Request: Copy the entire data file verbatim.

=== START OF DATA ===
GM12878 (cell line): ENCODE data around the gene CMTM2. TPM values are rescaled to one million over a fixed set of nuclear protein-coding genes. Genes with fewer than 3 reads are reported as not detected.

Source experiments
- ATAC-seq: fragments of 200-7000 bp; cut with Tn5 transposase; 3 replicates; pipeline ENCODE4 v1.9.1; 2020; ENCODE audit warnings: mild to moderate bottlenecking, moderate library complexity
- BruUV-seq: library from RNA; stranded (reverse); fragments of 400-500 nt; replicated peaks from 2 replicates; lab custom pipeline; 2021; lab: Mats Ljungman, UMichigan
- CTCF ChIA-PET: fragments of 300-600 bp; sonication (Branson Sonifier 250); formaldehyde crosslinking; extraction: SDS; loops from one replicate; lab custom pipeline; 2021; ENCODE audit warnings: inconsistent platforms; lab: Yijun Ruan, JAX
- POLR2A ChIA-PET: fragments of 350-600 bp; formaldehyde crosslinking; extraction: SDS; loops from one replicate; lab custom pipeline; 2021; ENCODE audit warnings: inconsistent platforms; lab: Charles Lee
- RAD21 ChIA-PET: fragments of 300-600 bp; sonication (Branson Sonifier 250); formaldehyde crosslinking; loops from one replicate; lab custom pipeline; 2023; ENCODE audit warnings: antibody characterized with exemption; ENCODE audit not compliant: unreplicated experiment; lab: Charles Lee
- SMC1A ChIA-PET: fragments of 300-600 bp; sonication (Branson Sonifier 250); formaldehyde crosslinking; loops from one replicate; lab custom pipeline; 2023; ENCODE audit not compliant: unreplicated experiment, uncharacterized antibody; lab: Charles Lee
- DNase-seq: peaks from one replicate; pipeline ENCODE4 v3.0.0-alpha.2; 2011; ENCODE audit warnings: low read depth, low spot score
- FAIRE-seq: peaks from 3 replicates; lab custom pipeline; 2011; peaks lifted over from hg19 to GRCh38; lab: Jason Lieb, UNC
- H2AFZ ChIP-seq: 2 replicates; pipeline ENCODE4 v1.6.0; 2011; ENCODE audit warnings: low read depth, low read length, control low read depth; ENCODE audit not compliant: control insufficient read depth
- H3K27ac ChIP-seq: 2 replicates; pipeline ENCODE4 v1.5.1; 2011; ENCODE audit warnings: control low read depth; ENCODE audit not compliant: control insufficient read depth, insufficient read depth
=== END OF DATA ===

GM12878 (cell line): ENCODE data around the gene CMTM2. TPM values are rescaled to one million over a fixed set of nuclear protein-coding genes. Genes with fewer than 3 reads are reported as not detected.

Source experiments
- ATAC-seq: fragments of 200-7000 bp; cut with Tn5 transposase; 3 replicates; pipeline ENCODE4 v1.9.1; 2020; ENCODE audit warnings: mild to moderate bottlenecking, moderate library complexity
- BruUV-seq: library from RNA; stranded (reverse); fragments of 400-500 nt; replicated peaks from 2 replicates; lab custom pipeline; 2021; lab: Mats Ljungman, UMichigan
- CTCF ChIA-PET: fragments of 300-600 bp; sonication (Branson Sonifier 250); formaldehyde crosslinking; extraction: SDS; loops from one replicate; lab custom pipeline; 2021; ENCODE audit warnings: inconsistent platforms; lab: Yijun Ruan, JAX
- POLR2A ChIA-PET: fragments of 350-600 bp; formaldehyde crosslinking; extraction: SDS; loops from one replicate; lab custom pipeline; 2021; ENCODE audit warnings: inconsistent platforms; lab: Charles Lee
- RAD21 ChIA-PET: fragments of 300-600 bp; sonication (Branson Sonifier 250); formaldehyde crosslinking; loops from one replicate; lab custom pipeline; 2023; ENCODE audit warnings: antibody characterized with exemption; ENCODE audit not compliant: unreplicated experiment; lab: Charles Lee
- SMC1A ChIA-PET: fragments of 300-600 bp; sonication (Branson Sonifier 250); formaldehyde crosslinking; loops from one replicate; lab custom pipeline; 2023; ENCODE audit not compliant: unreplicated experiment, uncharacterized antibody; lab: Charles Lee
- DNase-seq: peaks from one replicate; pipeline ENCODE4 v3.0.0-alpha.2; 2011; ENCODE audit warnings: low read depth, low spot score
- FAIRE-seq: peaks from 3 replicates; lab custom pipeline; 2011; peaks lifted over from hg19 to GRCh38; lab: Jason Lieb, UNC
- H2AFZ ChIP-seq: 2 replicates; pipeline ENCODE4 v1.6.0; 2011; ENCODE audit warnings: low read depth, low read length, control low read depth; ENCODE audit not compliant: control insufficient read depth
- H3K27ac ChIP-seq: 2 replicates; pipeline ENCODE4 v1.5.1; 2011; ENCODE audit warnings: control low read depth; ENCODE audit not compliant: control insufficient read depth, insufficient read depth